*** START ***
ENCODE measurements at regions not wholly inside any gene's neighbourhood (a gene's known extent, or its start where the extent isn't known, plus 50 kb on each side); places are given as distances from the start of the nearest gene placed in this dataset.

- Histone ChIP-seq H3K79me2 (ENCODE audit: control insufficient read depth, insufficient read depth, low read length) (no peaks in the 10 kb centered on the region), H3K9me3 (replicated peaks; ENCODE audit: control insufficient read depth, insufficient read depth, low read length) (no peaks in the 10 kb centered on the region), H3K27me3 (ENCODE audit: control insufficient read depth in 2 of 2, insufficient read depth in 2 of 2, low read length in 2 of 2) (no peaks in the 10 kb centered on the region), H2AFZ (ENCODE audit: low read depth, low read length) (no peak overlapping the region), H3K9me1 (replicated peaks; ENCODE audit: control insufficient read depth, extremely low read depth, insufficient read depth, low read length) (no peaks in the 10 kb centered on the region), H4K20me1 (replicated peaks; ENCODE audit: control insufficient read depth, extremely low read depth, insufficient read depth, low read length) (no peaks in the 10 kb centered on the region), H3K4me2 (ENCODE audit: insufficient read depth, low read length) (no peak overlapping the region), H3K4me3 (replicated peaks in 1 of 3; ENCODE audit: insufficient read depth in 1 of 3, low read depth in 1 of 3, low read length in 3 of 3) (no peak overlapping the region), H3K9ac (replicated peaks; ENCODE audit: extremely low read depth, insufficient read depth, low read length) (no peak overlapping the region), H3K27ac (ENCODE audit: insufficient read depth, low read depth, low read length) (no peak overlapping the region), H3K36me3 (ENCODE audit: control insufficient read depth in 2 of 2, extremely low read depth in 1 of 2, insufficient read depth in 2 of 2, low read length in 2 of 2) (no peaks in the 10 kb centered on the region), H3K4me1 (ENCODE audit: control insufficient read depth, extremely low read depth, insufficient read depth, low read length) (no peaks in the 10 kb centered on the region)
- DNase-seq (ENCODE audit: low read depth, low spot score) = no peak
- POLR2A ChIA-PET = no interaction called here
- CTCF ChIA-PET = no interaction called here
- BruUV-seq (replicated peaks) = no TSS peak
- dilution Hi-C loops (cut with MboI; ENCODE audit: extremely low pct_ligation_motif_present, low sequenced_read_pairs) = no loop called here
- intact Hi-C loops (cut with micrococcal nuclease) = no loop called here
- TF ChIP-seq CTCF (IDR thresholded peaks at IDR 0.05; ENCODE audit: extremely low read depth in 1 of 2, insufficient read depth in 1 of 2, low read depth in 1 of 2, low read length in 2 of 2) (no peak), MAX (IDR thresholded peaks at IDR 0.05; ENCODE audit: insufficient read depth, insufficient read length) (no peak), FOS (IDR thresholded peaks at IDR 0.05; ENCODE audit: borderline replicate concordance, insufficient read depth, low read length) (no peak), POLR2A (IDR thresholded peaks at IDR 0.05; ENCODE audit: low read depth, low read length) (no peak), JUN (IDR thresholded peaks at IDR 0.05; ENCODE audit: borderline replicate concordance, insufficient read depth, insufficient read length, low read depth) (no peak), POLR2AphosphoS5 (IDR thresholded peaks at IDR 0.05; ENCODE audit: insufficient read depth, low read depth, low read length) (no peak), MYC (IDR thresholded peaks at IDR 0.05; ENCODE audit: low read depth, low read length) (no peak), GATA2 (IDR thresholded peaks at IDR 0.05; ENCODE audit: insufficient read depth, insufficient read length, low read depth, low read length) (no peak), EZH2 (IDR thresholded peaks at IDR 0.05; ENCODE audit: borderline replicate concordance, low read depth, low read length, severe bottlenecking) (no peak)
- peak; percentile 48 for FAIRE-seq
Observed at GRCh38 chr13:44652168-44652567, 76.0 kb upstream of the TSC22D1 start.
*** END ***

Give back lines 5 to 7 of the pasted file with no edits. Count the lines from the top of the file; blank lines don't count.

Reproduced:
- CTCF ChIA-PET = no interaction called here
- BruUV-seq (replicated peaks) = no TSS peak
- dilution Hi-C loops (cut with MboI; ENCODE audit: extremely low pct_ligation_motif_present, low sequenced_read_pairs) = no loop called here